I bet UA will order that

User currently offlineJoeCanuck From Canada, joined Dec 2005, 5476 posts, RR: 30
Reply 10, posted (4 years 10 months 2 weeks 4 days 8 hours ago) and read 13941 times:



Quoting Cosmofly (Reply 4):
It will be easier to do a 787XWB. Just scale the 787 up a bit to fit comfortable 3-3-3 will do the trick. I believe the Dreamlifter has room to fit a wider barrel.

The 787 has an interior width less than 4" smaller than the xwb. To put this in perspective, the 737 has an interior width 7" smaller than the 320, yet I've never met a non airline enthusiast who could tell the difference.

So whatever interior the 350 can do, can also be installed in the 787.

This also means that, as far as the fuselage is concerned, the 787 should be able to achieve any length the 350 can. Whether or not the gear, wings and engines can deal with the stretch is another matter.

The question is; is merely matching the 350 enough? I don't think so. Why get into another 737/320 tiff when they can leapfrog the 350 with a true 777 replacement based on 787 tech?

Either way, they will need a new wing, gear and engines and would have to go through the same certification process of a 100% new plane. Boeing might as well go all in with a new, larger, barrel fuse.



What the...?
User currently offlineDavescj From United States of America, joined Jun 2007, 2307 posts, RR: 0
Reply 11, posted (4 years 10 months 2 weeks 4 days 4 hours ago) and read 13552 times:

If Boeing wants to play with composite ideas, why not on a 737? They are a proven seller, they have only 3 basic models, but if you could build what amounts to the same bird for less fuel cost, why not?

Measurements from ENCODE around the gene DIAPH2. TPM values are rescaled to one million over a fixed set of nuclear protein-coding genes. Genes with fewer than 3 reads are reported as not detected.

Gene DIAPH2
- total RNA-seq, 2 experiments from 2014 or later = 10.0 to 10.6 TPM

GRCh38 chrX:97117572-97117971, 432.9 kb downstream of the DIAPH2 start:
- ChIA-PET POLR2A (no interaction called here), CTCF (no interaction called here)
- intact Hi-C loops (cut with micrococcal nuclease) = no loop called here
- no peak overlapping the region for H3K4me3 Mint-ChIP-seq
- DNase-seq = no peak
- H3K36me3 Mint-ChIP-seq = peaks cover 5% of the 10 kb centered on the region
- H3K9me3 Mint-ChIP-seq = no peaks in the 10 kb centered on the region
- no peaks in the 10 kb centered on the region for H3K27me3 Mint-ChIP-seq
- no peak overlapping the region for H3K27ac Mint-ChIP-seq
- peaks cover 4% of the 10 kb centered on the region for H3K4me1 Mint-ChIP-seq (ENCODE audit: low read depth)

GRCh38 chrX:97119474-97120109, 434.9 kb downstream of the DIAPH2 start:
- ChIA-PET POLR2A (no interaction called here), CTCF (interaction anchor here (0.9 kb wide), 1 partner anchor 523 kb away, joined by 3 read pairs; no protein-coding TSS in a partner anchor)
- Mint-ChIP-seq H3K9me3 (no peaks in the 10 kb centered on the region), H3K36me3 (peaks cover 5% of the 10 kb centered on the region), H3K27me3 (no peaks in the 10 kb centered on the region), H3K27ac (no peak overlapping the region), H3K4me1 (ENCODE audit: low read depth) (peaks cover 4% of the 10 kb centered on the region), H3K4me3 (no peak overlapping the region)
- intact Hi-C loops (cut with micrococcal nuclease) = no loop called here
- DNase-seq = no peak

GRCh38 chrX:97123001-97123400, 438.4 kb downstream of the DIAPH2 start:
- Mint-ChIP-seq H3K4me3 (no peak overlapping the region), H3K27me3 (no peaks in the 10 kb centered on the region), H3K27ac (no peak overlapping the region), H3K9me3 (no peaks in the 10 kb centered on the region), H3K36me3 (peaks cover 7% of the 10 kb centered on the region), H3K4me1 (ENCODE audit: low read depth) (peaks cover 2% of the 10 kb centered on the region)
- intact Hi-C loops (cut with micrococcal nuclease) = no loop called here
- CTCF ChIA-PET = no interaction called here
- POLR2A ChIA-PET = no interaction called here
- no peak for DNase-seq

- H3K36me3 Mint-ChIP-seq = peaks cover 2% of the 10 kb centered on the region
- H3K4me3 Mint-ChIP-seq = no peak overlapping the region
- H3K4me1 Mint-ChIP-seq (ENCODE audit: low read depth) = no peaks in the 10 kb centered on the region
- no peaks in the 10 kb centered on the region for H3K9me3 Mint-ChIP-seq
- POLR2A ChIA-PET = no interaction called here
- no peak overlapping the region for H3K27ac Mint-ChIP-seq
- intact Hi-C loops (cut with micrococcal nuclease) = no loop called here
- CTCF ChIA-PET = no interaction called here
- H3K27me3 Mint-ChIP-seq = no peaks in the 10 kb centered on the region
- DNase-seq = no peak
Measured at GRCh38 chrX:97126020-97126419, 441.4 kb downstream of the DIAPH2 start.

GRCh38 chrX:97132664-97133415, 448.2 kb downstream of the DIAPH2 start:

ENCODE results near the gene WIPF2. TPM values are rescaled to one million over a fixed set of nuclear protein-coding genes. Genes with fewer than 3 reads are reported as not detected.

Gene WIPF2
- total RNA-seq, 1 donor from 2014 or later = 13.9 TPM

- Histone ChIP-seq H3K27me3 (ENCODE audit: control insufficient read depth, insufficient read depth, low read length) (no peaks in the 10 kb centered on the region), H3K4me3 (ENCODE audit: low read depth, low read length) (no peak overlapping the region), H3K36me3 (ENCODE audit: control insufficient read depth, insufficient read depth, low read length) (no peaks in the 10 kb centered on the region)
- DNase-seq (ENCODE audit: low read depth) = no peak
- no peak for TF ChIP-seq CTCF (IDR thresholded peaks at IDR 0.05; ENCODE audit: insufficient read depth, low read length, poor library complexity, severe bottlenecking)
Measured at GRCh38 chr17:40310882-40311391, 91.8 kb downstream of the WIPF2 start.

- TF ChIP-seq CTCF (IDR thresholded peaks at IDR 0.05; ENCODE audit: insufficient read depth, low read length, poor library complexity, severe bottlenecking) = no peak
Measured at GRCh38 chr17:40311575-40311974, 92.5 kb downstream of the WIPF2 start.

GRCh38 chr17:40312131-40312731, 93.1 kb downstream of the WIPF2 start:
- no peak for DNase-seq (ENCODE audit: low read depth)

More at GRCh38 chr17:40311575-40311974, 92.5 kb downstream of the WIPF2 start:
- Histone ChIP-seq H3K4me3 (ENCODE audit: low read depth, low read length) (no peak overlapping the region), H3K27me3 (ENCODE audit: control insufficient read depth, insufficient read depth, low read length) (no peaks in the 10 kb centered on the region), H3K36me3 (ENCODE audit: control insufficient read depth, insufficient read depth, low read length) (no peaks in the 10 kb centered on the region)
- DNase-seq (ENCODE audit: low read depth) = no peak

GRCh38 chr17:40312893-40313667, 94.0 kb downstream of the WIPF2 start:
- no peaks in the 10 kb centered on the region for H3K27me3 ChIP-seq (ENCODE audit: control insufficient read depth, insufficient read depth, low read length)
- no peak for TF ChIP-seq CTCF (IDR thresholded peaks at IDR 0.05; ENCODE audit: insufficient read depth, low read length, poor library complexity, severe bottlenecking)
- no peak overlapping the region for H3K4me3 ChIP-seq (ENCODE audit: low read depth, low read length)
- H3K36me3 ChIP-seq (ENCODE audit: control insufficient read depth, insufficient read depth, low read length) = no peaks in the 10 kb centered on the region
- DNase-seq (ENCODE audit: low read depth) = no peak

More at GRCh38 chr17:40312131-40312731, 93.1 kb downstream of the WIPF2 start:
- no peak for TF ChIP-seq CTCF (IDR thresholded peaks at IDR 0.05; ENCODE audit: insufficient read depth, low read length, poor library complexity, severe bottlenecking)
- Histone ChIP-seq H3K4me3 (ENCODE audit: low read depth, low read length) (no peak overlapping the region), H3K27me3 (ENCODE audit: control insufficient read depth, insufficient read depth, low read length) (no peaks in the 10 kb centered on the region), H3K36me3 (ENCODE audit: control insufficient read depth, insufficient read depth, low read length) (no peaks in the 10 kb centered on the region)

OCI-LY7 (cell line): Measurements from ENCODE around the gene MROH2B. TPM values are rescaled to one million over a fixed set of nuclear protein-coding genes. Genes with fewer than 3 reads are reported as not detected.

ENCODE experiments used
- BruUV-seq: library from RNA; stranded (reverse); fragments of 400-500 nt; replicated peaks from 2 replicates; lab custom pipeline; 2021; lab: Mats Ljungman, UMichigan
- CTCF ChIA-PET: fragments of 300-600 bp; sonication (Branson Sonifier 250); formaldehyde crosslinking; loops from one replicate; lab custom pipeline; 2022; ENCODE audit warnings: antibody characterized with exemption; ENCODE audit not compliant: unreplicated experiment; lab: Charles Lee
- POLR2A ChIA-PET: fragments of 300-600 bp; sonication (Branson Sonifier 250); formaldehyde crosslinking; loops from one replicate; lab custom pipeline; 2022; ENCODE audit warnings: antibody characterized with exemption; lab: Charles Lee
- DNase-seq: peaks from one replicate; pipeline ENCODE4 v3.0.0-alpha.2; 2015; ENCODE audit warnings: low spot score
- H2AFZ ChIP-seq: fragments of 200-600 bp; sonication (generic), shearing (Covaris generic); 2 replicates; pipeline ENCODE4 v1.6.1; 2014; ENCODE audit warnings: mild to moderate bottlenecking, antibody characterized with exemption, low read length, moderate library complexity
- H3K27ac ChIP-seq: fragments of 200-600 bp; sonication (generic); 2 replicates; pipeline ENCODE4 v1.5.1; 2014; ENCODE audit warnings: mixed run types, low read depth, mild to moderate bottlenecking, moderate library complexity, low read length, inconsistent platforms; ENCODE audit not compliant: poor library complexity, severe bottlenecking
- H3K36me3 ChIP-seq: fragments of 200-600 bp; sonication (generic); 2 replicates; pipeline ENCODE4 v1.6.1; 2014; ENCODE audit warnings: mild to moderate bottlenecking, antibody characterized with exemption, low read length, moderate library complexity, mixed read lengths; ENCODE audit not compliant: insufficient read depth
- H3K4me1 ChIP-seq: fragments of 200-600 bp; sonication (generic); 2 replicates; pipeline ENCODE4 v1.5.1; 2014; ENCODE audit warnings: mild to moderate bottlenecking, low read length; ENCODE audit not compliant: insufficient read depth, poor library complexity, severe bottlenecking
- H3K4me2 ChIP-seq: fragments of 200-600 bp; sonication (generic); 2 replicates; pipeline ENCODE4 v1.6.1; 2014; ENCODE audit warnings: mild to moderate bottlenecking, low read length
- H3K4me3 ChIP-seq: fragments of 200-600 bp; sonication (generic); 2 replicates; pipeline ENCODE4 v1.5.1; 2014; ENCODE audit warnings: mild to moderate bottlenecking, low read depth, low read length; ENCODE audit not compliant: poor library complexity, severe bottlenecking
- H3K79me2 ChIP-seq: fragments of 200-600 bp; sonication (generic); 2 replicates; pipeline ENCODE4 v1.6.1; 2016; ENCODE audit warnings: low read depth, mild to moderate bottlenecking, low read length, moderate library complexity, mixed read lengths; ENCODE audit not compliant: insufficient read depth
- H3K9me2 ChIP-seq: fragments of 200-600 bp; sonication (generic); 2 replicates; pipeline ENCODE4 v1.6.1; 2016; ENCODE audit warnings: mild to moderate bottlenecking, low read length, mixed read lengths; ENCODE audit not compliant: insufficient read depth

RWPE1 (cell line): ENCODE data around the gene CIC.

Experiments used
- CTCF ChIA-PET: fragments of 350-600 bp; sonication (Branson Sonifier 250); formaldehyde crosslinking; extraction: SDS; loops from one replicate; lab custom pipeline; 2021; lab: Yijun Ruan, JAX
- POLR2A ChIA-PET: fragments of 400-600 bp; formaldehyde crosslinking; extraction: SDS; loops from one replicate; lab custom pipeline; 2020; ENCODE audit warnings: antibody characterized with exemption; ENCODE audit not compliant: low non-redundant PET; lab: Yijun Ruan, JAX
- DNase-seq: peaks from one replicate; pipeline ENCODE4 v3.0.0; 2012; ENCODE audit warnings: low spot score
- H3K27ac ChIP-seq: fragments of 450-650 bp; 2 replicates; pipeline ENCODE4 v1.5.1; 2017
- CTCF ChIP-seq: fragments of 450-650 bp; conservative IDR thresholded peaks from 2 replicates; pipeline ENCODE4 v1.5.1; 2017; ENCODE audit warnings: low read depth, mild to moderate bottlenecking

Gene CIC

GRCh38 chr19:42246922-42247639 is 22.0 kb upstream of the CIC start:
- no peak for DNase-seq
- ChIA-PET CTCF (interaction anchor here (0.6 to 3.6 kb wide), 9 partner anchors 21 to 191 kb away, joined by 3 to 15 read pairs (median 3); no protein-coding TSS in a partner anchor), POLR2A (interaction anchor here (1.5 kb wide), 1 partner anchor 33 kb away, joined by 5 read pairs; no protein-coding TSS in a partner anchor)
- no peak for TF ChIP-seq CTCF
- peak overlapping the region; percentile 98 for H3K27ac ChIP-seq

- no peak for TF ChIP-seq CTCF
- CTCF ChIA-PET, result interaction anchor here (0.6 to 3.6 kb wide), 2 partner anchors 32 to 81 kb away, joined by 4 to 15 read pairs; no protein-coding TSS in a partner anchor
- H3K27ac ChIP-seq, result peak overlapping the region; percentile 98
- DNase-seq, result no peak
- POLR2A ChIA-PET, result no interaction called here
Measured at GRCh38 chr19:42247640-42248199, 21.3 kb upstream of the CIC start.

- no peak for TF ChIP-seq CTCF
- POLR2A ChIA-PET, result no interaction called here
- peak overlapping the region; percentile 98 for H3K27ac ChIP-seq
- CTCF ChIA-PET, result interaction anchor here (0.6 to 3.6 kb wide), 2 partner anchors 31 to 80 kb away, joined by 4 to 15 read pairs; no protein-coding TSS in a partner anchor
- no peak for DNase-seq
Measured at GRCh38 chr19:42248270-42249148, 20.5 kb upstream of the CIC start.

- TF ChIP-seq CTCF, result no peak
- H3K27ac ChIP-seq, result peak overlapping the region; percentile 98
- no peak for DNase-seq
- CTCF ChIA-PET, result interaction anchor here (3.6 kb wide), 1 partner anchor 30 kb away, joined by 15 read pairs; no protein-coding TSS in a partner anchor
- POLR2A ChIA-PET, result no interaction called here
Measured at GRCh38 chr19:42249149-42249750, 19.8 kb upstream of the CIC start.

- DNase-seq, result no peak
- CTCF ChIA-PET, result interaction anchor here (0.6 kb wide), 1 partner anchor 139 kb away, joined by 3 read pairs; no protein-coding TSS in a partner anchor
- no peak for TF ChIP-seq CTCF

it would allow some kinks in their supply chain to be worked out, concrete experience with composites, and allow the market to decide what it needs as far as wide body aircraft.

Dave



Can I have a mojito on this flight?
User currently offlineVirginFlyer From New Zealand, joined Sep 2000, 4575 posts, RR: 41
Reply 12, posted (4 years 10 months 2 weeks 4 days 3 hours ago) and read 13432 times:



Quoting United Airline (Reply 8):
Boeing will develop an all new Y3

Yes, that's the plan apparently.

Quoting United Airline (Reply 8):
which is a big bigger than the B 747-400 with 2 storeys.

That bit is more or less conjecture on your part. I'd personally expect the baseline variant to be more in the 777-300ER to 747-400 size than bigger. I'd also be surprised if such a sized aircraft was 2 deck (well 3 if we count the cargo hold). But then again, that is more or less conjecture on my part.

Quoting United Airline (Reply 9):
I bet UA will order that

If it were to be larger than a 747-400, I'd hazard a guess they wouldn't.

V/F



"So powerful is the light of unity that it can illuminate the whole earth." - Bahá'u'lláh
User currently offlineUnited Airline From Hong Kong, joined Jan 2001, 9189 posts, RR: 15
Reply 13, posted (4 years 10 months 2 weeks 4 days 1 hour ago) and read 11388 times:

I read it somewhere that it will be a double deckor. OK B 747-400 size then.

UA might order it I think. Not sure


User currently onlineStitch From United States of America, joined Jul 2005, 31124 posts, RR: 85